“… In a diplomatic crisis the currency of one nation or alliance is out of alignment with that of the others. These currencies are simply the estimates which each nation nourishes about its relative bargaining power. These estimates are not easy for an outsider to assess or to measure; and yet these estimates exist clearly in the minds of the ministers and diplomats who bargain.
“A nation facing a payments crisis can measure the extent to which it is living beyond its means. As the months pass by, moreover, it can measure whether its remedies have been effective, for the statistics of its balance of payments are an accurate guide to the approach of a crisis and the passing of crisis. On the other hand, a deficit in international power is not so easy to detect. A nation with an increasing deficit in international power may not even recognize its weaknesses. A nation may so mistake its bargaining power that it may make the ultimate appeal to war, and then learn through defeat in warfare to accept a humbler assessment of its bargaining position.
“In diplomacy some nations for a long period can live far beyond their means: to live beyond their means is to concede much less than they would have to concede if the issue was resolved by force. A government may be unyielding in negotiations because it predicts that its adversary does not want war. It may be unyielding because it has an inflated idea of its own military power. Or it may be unyielding because to yield to an enemy may weaken its standing and grip within its own land. Whereas an endangered nation facing a currency crisis cannot escape some punishment, in a diplomatic crisis it can completely escape punishment, so long as the rival nation or alliance does not insist on war. Thus diplomacy may become more unrealistic, crises may become more frequent, and ultimately the tension and confusion may end in war.” Geoffrey Blainey, The Causes of War, The Free Press, Macmillan Publishing Co., New York, first published by Macmillan in London, 1973, pp. 115-117.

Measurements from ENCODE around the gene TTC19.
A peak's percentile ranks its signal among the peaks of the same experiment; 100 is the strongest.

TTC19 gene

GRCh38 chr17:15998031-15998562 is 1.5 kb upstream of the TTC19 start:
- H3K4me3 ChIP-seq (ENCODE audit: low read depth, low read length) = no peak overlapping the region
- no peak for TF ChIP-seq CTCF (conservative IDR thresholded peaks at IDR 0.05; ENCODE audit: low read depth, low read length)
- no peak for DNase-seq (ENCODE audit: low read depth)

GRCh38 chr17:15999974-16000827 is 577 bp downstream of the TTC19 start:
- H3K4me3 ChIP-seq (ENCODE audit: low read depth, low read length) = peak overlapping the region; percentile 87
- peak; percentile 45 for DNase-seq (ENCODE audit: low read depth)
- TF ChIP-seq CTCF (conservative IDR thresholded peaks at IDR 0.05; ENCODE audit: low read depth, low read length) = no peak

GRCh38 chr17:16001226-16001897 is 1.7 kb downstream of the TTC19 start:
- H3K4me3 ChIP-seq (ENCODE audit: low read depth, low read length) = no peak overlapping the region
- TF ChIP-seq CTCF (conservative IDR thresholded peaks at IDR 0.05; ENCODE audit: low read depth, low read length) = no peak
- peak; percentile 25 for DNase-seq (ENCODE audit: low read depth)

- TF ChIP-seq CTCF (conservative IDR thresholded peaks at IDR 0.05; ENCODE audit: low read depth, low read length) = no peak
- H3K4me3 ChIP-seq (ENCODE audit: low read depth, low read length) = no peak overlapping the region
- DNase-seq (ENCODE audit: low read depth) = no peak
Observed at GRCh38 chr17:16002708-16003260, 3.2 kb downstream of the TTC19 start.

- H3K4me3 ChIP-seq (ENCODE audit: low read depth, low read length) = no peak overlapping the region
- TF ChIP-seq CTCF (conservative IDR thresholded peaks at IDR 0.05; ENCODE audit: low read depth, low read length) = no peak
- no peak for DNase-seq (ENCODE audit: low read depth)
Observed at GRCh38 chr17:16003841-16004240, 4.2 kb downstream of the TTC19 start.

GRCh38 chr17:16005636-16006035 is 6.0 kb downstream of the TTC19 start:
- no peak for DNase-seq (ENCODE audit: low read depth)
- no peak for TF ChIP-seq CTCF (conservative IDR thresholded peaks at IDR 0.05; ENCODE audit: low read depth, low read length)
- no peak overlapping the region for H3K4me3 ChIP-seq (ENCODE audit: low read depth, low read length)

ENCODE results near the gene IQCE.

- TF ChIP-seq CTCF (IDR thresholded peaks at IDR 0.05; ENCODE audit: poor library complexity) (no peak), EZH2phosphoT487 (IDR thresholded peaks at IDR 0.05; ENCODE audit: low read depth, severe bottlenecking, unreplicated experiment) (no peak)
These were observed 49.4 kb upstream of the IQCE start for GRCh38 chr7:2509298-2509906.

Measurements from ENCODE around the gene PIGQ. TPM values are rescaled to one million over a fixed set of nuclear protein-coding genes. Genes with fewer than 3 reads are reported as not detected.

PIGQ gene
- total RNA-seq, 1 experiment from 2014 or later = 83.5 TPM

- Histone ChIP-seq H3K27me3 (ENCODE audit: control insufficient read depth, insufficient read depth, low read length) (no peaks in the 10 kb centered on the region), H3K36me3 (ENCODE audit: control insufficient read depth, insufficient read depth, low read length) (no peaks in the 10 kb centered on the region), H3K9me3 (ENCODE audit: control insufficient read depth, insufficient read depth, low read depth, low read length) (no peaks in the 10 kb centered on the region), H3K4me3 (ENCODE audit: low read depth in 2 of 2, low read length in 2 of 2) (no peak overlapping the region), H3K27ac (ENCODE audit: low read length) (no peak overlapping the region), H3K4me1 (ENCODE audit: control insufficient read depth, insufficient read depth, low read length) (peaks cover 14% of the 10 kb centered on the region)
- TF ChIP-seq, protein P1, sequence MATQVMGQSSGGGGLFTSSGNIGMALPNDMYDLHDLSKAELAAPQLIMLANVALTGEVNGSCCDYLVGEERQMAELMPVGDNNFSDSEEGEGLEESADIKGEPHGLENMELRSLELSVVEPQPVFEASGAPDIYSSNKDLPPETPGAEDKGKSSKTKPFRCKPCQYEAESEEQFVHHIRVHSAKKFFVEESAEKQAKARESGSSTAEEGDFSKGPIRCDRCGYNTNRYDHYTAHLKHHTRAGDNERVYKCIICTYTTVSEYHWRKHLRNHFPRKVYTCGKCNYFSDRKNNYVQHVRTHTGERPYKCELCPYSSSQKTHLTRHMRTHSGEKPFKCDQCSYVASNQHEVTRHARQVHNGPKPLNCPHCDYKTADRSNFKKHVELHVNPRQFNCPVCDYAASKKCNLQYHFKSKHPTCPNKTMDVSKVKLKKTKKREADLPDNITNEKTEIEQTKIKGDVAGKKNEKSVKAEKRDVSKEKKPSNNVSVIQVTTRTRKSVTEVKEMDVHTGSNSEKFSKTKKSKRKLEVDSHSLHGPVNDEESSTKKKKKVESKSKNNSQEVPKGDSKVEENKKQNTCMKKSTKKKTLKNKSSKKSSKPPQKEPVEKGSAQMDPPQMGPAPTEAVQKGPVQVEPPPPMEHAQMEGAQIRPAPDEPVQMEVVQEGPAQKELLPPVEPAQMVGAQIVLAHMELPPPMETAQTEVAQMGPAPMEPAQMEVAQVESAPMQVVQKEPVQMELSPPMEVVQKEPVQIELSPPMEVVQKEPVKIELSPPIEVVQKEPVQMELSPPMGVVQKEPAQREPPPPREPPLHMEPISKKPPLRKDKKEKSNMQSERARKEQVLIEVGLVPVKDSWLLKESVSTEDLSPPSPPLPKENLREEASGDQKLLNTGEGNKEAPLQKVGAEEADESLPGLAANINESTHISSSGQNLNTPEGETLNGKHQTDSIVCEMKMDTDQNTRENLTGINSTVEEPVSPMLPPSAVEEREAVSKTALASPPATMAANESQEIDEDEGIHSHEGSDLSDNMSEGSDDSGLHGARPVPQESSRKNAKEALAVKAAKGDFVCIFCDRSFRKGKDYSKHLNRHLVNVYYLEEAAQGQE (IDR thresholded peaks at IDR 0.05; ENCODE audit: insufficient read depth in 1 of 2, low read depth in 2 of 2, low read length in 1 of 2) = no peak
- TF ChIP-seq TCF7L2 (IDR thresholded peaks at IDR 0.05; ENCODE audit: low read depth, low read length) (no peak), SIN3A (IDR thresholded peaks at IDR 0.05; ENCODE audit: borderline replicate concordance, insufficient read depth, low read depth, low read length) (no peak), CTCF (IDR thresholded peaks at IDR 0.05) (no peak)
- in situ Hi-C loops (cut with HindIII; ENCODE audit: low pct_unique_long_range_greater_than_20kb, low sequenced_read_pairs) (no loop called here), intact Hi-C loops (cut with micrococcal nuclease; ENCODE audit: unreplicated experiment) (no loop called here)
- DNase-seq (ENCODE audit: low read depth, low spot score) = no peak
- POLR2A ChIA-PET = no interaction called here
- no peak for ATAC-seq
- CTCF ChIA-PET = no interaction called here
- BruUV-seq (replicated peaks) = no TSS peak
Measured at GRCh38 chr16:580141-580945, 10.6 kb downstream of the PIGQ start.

[NOTE also, in the opposite sense: a dominant empire (like the USA and its predecessors) with superior means of waging war, might resort to it in situations where it cannot resolve anything].
“The real cause of war, on the contrary, is seen most clearly when it is studied in correlation with the decrease in profits, which, of course, may itself be due to the increase in population and to the diminishing productivity of the soil, but which may also manifest itself independently of these two phenomena as a direct effect of the diminishing productivity of labor [or current technology] … In other words, as Proudhon remarks, war is always the result of an economic strain which cannot be remedied by less costly and less complicated means, such as commerce or a commercial monopoly. Benjamin Constant also truthfully observes: “Men have recourse to war only when they feel that commerce is unable to secure for them what they seek to obtain by force.” Achile Loria, The Economic Causes of War, John Leslie Garner, Trans., Charles H. Kerr & Company, Chicago, 1918, p. 55.
So imagine yourself entering a convenience store with money in one hand and a pistol in the other. Everyone would act that way all the time. Should anyone buy so much as a bubble gum, both they and the proprietor would have to decide whether money was going to change hands and, if so, how much, based on their assessment of who would win a firefight.
Would that be a sane way to run a business – or an entire planet – if any other alternative was available?
Now, to simulate the reality of shrinking petroleum reserves and bloated weapon technologies, imagine that both parties had children freezing and starving to death back home, and, instead holding of a gun, everyone grasped the detonator to bandoliers of dynamite wrapped around their body, wired to detonate their own plus everyone else’s.
Would any sane witness stick around – this city or this planet – to see what happened? Could there be a less surreal alternative?
First off, let’s dispel the following pair of weapon myths―the most powerful, common and pernicious.